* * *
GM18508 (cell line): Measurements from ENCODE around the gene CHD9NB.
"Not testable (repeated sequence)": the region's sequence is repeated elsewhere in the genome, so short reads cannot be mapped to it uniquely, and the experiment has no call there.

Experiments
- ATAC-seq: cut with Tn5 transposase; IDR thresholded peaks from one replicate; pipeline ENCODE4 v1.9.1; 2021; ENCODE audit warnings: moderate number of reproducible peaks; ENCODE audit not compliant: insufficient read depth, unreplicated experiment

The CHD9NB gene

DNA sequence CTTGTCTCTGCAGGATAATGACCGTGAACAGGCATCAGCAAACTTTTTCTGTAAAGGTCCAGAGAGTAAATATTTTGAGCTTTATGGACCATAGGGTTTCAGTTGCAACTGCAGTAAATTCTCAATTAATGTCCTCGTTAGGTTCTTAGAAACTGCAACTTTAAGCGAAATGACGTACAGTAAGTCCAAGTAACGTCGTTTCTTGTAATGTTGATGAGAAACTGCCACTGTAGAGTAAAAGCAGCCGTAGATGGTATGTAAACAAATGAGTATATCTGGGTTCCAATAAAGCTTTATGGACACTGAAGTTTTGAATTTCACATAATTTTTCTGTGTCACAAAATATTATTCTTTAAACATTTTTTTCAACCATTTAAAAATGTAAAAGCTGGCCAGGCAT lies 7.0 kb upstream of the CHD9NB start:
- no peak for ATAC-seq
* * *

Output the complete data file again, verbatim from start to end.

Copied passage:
GM18508 (cell line): Measurements from ENCODE around the gene CHD9NB.
"Not testable (repeated sequence)": the region's sequence is repeated elsewhere in the genome, so short reads cannot be mapped to it uniquely, and the experiment has no call there.

Experiments
- ATAC-seq: cut with Tn5 transposase; IDR thresholded peaks from one replicate; pipeline ENCODE4 v1.9.1; 2021; ENCODE audit warnings: moderate number of reproducible peaks; ENCODE audit not compliant: insufficient read depth, unreplicated experiment

The CHD9NB gene

DNA sequence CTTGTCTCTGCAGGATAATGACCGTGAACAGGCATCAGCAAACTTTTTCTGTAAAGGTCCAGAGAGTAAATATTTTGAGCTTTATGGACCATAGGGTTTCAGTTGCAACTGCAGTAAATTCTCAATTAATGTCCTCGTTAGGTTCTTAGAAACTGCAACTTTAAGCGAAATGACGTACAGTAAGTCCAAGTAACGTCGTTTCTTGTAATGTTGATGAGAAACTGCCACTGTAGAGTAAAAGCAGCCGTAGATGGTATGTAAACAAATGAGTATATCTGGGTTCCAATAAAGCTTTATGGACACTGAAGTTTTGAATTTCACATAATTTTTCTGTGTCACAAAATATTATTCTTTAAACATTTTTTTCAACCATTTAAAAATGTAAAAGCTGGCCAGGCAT lies 7.0 kb upstream of the CHD9NB start:
- no peak for ATAC-seq